CA Supreme Court Issues Decision on Bronco's Petition for Review: Denied
8/24/2005 - St. Helena, Calif. - Napa Valley Vintners were excited to learn late today that the California Supreme Court has denied an appeal to review a decision by the California Court of Appeal, clearing yet another hurdle in their fight to enact a "truth in labeling" law originally passed by the state legislature in 2000.
In May, the lower court ruled in favor of Napa Valley Vintners, who have been engaged in a lengthy legal battle with wine conglomerate Bronco Wine Company over the labeling law, which requires any wine with the word "Napa" on the label to contain Napa wine in the bottle. The law was passed by the California legislature in 2000, but has been held up in court by persistent legal action on behalf of the wine giant.
"Today marks another significant, consecutive victory for winemakers and consumers with respect to truth in labeling," said Linda Reiff, executive director of the Napa Valley Vintners. "We believe that if it says Napa on the label, it better be Napa in the bottle; and the California Supreme Court's decision not to hear this case seems to confirm that."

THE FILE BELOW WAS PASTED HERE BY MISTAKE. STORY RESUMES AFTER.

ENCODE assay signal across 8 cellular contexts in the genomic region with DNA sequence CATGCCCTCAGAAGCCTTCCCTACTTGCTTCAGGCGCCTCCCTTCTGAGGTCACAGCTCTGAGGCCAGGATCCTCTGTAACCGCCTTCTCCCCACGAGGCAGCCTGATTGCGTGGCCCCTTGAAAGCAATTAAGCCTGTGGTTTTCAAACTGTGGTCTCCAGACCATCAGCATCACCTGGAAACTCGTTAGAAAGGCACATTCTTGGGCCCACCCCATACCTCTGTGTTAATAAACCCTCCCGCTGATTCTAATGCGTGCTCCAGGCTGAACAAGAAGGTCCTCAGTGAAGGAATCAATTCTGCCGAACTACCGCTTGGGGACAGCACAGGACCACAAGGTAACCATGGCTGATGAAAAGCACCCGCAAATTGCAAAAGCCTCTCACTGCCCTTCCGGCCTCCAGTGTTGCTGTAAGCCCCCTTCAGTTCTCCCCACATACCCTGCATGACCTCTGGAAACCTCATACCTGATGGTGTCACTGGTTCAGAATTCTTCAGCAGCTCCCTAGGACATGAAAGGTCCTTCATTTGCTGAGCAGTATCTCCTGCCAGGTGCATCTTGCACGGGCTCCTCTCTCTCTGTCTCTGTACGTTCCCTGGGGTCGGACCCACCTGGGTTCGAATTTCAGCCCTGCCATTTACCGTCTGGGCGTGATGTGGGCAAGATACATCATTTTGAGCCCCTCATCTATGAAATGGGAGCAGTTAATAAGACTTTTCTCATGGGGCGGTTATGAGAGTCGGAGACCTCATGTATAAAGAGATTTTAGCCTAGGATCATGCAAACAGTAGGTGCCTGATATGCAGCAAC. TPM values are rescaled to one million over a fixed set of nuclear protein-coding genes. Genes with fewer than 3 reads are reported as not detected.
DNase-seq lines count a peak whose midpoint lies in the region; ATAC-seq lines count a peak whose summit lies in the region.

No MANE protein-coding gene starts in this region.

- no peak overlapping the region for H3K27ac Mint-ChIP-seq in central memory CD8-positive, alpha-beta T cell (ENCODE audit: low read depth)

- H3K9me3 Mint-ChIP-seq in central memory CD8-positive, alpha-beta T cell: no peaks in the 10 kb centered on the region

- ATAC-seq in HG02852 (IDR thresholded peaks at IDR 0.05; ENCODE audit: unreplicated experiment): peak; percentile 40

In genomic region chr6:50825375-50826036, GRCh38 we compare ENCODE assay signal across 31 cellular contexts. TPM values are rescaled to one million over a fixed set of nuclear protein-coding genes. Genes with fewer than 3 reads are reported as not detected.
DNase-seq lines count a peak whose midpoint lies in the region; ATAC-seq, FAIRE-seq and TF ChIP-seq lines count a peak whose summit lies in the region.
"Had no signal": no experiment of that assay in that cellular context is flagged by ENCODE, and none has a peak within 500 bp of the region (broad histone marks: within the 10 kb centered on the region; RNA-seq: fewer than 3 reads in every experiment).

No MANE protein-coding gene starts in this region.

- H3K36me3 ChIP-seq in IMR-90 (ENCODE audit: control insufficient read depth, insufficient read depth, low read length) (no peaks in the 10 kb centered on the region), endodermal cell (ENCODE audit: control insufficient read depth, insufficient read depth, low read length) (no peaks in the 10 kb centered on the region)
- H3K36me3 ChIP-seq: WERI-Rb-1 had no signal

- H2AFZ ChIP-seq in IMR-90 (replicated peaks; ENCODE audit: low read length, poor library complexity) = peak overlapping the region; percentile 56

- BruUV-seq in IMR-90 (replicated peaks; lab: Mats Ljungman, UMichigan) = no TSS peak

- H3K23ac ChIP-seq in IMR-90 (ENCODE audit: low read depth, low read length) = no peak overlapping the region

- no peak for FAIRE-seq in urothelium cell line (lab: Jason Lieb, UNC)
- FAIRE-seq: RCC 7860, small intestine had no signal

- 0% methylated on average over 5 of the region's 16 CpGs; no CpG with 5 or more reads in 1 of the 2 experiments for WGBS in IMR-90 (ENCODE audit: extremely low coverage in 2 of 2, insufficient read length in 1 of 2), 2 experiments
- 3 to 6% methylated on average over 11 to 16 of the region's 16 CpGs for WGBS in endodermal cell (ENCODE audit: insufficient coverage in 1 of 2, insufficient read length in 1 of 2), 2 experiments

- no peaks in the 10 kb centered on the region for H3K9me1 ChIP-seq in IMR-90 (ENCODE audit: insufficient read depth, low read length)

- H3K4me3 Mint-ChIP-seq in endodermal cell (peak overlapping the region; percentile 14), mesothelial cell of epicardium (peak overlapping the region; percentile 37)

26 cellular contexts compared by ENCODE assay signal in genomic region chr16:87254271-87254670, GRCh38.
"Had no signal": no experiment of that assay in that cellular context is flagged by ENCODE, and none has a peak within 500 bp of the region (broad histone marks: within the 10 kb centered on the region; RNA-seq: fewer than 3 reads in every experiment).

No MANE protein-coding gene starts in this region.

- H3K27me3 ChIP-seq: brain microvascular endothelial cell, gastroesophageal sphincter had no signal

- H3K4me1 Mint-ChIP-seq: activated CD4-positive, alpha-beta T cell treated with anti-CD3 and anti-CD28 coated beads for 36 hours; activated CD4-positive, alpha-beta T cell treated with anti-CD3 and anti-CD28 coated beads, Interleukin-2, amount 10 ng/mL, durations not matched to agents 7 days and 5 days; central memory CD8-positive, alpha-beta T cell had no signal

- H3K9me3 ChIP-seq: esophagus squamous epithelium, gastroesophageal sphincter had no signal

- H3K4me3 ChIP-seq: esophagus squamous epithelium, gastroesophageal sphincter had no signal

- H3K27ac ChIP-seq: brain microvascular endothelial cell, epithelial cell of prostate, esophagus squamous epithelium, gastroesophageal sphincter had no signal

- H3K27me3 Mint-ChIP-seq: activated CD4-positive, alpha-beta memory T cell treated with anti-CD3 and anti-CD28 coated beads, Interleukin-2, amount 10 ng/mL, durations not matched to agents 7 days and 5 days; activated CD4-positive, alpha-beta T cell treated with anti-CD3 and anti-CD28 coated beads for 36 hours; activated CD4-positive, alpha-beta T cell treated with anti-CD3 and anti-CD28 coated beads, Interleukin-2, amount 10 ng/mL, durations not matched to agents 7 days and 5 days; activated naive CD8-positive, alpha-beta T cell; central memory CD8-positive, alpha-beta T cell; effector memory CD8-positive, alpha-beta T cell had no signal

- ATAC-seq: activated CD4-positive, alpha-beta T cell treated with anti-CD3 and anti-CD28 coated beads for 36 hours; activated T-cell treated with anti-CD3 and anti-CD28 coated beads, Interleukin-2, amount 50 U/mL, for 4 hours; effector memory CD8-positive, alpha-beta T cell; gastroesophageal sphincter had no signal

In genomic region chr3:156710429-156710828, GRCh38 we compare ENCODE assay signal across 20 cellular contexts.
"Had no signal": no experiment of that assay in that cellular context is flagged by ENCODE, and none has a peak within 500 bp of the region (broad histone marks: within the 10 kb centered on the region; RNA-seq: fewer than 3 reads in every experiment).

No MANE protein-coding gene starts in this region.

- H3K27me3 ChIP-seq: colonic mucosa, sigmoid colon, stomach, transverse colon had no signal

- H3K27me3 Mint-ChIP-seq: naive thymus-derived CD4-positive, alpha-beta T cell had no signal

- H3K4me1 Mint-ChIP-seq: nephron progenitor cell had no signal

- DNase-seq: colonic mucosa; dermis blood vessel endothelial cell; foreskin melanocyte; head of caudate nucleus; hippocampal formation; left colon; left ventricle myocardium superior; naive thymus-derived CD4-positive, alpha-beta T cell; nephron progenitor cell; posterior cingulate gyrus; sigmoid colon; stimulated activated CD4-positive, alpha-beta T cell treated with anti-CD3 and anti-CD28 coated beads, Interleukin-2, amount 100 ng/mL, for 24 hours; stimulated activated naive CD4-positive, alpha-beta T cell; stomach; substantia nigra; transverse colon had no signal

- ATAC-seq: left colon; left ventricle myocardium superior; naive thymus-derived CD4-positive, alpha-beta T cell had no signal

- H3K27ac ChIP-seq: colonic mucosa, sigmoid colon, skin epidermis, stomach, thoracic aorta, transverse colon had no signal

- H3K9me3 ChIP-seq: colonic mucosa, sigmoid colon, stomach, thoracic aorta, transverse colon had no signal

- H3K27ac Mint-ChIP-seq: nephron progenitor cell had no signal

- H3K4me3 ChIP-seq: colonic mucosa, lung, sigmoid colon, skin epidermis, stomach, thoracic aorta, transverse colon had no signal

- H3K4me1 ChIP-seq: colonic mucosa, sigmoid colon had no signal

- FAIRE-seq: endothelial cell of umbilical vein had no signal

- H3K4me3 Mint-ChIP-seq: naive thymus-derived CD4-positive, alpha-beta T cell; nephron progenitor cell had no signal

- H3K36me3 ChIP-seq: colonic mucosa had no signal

Today's decision significantly narrows the options available for the wine conglomerate and moves the case into the final phase of appeals. It is expected that Bronco will file a petition with the U.S. Supreme Court in the next 90 days.
Bronco filed the initial case in 2000 following passage of a California state law sponsored by Senator Wesley Chesbro and Assemblywoman Patricia Wiggins that would prohibit the use of brand names with the word Napa if the wine in the bottle did not meet minimum federal labeling requirements.
In the initial case before the California Court of Appeal, three justices sided with Bronco regarding one specific issue -- federal preemption. The NVV and the State appealed that ruling to the California Supreme Court which overturned the lower court decision and ruled unanimously that the state law was not preempted by federal law. Bronco appealed this decision to the high court, and in March of 2005 the U.S. Supreme Court refused to hear the case, clearing the way for oral argument in the lower court on the remaining three issues of free speech, interstate commerce, and takings.
Noted Constitutional Law expert Kathleen Sullivan made arguments on behalf of the vintners in April, and the State of California requested that the California Court of Appeal rule on all the remaining issues simultaneously.
Contact: Contact: Cessa Beckett 707-963-3388